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The Internet fights back against the NSA with the biggest protest since SOPA

A blackout is coming.


Kevin Collier


The date is set: On Feb. 11, the Internet will finally formally protest the type of spying revealed by former National Security Agency contractor Edward Snowden.

It’s called “The Day We Fight Back.”

A host of familiar sites and companies with an activist bent—including Reddit, Mozilla, and BoingBoing—are leading the charge,  and organizers expect plenty more to join in the coming weeks.

It’s reminiscent of two years ago, when the above companies, plus heavy hitters like Wikipedia and Google, went on “strike” to protest the Stop Online Piracy Act (SOPA), a bill many feared would have made it easy to shut down websites for alleged copyright infringement. It’s not clear if they’ll go that far this time—that’s “tbd,” as Reddit General Manager Erik Martin told the Daily Dot—but the sites will at least all adopt anti-spying banners on that day and encourage others to do the same.

To be clear, pushing back against agencies like the NSA and the U.K.’s Government Communication Headquarters is a far more difficult task than calling lawmakers en masse to argue against a single bill, as was the case with SOPA.

“In this case, we have to take a first step,” Demand Progress Executive Direct David Segal wrote on a Reddit thread to promote the protest. “But we need our legislators to hear from people who love the Internet that we won’t stand by and let it be turned into a giant tool for mass surveillance.”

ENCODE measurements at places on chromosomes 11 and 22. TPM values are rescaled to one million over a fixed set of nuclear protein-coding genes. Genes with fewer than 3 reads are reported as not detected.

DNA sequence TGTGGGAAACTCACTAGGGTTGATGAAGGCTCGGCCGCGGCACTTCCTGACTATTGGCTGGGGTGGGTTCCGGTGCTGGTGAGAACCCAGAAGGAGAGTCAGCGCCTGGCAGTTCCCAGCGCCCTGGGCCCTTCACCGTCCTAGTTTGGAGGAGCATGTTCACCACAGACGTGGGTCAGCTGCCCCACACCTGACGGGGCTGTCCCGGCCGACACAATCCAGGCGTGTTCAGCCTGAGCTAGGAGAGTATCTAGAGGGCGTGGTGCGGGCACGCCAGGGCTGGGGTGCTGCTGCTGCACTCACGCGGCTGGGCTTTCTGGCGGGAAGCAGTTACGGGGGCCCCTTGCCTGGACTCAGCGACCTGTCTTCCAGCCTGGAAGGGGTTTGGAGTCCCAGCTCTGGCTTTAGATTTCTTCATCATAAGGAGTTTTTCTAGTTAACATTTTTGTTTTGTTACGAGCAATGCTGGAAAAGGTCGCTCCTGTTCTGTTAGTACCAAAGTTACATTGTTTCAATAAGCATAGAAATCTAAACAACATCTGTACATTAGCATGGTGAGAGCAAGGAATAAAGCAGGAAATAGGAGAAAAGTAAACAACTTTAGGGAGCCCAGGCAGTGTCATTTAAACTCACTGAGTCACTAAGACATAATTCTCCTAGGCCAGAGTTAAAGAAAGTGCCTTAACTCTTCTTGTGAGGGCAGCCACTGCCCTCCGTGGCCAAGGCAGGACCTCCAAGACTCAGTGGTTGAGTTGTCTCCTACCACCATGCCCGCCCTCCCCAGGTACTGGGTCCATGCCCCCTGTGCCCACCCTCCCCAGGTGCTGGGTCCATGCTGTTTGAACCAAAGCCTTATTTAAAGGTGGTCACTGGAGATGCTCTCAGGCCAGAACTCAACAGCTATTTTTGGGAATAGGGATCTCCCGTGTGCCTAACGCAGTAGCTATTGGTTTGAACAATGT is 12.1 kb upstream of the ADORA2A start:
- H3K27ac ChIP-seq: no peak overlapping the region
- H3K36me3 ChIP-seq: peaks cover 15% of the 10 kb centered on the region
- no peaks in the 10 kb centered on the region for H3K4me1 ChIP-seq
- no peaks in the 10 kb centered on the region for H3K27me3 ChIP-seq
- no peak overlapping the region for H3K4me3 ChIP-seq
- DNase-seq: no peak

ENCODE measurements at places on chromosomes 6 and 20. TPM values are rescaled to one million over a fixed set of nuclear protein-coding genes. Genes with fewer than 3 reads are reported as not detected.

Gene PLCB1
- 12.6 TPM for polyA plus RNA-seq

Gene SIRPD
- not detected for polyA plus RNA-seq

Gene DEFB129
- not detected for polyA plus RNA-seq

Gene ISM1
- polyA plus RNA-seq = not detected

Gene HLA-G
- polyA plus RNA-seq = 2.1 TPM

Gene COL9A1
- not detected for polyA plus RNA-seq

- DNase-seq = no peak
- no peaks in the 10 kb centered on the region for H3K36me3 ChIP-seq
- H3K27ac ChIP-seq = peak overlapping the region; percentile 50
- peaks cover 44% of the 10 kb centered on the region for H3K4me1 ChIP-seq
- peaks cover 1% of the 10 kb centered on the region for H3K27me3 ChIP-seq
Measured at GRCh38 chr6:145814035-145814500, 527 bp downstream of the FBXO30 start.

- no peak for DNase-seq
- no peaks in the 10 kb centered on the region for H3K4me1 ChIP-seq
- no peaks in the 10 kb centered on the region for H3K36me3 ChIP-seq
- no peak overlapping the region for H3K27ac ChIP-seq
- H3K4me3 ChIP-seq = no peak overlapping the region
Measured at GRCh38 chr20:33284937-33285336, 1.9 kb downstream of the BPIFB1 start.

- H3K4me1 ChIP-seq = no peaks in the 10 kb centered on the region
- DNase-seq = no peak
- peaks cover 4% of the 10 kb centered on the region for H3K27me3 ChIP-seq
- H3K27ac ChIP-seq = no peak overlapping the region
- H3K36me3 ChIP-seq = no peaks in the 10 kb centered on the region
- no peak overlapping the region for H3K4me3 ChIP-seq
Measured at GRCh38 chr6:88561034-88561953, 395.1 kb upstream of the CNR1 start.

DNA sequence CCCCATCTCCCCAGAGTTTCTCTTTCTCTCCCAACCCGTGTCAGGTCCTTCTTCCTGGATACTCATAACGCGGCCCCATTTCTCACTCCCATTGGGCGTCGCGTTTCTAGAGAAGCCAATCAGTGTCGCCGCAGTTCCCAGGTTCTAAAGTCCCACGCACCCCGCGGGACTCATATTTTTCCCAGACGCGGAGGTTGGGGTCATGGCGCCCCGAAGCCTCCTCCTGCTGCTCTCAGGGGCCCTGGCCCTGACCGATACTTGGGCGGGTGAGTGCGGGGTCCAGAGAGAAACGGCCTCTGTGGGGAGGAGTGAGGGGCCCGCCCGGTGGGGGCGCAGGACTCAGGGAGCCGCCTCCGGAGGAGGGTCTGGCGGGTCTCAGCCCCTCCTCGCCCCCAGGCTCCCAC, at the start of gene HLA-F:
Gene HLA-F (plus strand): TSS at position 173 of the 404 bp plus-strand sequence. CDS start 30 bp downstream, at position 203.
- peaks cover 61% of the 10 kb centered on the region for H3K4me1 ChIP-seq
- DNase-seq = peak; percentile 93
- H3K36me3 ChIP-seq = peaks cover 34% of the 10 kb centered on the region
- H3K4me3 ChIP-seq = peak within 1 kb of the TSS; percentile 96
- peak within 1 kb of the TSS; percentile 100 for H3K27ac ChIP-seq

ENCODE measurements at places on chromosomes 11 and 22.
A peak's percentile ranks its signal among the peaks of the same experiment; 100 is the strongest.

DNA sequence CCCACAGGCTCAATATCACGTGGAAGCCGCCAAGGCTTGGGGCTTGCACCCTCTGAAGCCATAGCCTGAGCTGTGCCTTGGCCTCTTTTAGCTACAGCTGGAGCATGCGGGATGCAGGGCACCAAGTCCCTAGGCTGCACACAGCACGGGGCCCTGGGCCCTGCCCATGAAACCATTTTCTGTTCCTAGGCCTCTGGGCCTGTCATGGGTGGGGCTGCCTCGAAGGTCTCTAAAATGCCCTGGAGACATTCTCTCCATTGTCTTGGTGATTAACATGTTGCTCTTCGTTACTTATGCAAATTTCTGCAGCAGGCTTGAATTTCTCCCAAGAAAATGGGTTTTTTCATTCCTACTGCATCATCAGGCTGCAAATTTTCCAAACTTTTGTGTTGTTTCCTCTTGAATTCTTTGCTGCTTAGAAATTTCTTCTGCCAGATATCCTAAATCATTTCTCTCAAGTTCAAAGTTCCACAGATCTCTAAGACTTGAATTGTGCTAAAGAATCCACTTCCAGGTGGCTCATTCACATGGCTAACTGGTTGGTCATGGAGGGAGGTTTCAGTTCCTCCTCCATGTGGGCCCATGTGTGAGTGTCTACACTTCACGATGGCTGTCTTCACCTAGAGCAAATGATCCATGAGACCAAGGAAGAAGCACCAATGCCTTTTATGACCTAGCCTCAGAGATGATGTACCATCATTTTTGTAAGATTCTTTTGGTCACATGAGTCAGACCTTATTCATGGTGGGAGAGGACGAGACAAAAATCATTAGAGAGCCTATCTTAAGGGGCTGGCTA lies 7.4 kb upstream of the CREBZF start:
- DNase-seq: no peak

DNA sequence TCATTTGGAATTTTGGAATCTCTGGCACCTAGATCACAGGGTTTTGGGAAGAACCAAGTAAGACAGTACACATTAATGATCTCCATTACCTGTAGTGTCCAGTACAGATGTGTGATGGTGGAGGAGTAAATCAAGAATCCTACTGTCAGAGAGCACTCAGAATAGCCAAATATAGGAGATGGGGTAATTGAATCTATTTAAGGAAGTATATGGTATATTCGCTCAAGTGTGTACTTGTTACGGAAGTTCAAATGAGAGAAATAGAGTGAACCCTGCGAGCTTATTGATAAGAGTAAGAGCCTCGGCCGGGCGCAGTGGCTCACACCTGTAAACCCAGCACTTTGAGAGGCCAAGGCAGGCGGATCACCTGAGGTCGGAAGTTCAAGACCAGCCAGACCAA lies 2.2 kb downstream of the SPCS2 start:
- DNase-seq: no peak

Ironically, this is the first major online protest against those spy programs, though there have been three major physical protests. Each of those were tied to symbolic dates—Restore the Fourth (a nod to the Fourth Amendment, which guarantees privacy, held on the Fourth of July), 1984 Day on Aug. 4, and on the 12th anniversary of the Patriot Act, which provided the legal basis for many of the NSA’s current practices.

Feb. 11 is no different: It’s one of several proposed days to honor Aaron Swartz, the Demand Progress and early SOPA critic, who committed suicide in January 2013, hounded by controversial hacking charges.

“If Aaron were alive he’d be on the front lines, fighting back against these practices that undermine our ability to engage with each other as genuinely free human beings,” Segal said.

Illustration by Fernando Alfonso III

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